You have discovered the joy of tantrums and, much to my 'joy', the ability to do the full body slump whereby you collapse into a gelatenous heap on the floor and wriggle about so that even the most wily of mammies/ childminders/ daddies can't lift you up as you screech and shout "Me no want to".
I should, I guess, applaud your stand for your rights but when you take that stand in Tesco, while people tut and look on, it can be hard to deal with.
You have also discovered the 'excitement' which can be created by you running off in crowded shopping centres sending your mammy/childminder/daddy into a frenzy of panic as we search for you all the time imagining the worst.
And, you have also discovered just how much 'fun' it is draw blood from your own mother while you sink you teeth into her boob while giving her cuddle.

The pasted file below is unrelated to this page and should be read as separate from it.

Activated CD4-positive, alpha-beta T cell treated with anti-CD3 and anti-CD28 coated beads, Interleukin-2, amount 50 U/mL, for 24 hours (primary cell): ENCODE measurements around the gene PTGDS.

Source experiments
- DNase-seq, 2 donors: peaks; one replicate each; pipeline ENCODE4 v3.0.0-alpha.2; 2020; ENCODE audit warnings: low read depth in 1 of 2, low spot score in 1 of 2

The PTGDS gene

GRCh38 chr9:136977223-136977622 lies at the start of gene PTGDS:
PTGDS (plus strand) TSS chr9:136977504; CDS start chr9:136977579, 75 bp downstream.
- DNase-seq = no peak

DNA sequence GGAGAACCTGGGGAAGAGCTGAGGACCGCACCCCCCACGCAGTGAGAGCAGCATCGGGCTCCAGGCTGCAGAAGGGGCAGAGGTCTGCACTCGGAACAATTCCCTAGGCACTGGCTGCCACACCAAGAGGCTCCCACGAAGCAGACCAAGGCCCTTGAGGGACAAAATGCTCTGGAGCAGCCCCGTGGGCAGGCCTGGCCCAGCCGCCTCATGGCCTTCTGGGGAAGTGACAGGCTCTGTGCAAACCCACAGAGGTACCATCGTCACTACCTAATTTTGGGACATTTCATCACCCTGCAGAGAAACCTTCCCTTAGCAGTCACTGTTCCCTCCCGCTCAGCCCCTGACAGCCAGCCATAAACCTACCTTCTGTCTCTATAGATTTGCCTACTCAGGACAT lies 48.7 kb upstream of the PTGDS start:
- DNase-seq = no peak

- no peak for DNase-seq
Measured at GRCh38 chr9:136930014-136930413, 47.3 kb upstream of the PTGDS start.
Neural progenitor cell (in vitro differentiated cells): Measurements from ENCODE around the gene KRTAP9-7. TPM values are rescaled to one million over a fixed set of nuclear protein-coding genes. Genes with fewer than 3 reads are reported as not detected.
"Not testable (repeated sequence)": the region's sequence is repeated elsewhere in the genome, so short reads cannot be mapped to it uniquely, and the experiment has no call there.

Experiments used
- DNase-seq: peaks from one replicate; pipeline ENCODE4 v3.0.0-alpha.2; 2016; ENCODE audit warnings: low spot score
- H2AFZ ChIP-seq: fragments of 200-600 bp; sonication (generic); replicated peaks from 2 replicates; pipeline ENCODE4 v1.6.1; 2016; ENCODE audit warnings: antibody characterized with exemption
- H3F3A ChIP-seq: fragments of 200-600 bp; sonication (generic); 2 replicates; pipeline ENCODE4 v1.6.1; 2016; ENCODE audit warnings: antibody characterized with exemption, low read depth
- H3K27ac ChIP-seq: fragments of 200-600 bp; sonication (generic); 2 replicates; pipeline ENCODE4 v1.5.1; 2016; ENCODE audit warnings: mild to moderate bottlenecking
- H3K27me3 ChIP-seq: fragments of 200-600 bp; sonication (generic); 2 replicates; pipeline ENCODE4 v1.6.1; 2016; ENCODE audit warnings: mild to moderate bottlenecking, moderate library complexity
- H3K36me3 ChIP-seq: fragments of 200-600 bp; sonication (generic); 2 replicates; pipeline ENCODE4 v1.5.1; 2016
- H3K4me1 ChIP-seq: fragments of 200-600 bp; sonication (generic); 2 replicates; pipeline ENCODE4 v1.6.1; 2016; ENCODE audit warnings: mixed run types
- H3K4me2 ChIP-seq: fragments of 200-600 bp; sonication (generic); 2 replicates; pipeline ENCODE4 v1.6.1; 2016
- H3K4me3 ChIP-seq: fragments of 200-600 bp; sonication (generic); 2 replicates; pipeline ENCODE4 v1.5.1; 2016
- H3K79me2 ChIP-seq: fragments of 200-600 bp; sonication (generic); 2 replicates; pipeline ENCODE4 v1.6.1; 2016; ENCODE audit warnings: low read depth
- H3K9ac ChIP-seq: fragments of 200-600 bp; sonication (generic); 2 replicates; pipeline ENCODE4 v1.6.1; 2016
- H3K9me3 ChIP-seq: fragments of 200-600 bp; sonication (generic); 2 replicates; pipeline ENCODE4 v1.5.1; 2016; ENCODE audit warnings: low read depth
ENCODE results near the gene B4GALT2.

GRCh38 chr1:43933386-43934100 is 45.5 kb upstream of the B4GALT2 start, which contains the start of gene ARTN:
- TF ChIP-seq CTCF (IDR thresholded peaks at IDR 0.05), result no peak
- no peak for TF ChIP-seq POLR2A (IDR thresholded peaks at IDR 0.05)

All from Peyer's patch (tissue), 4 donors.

That's not to say you aren't a joy. You make me roar with laughter each day. Just yesterday you sang "Don't you wish your mammy was fun like me, don't you, don't you" in the car and I almost choked. You tell me I'm "so handsome" on an almost daily basis now and you love me, entirely and totally.
And I do love you back baby boy. But, if you can help it all, please stop with the mammy abuse.
Love you squillions.

Saturday, July 01, 2006

A friend for every season

YOU'LL FORGIVE me for sounding exceptionally smug this week when I say that I really have been blessed with some of the nicest friends on the planet.

My birthday has been and gone and I now, as a woman in my 30s, reserve the right to be exceptionally self indulgent and quite publicly say a huge thank you to everyone who made my transition from a young thing to an official grown up lady so smooth and enjoyable.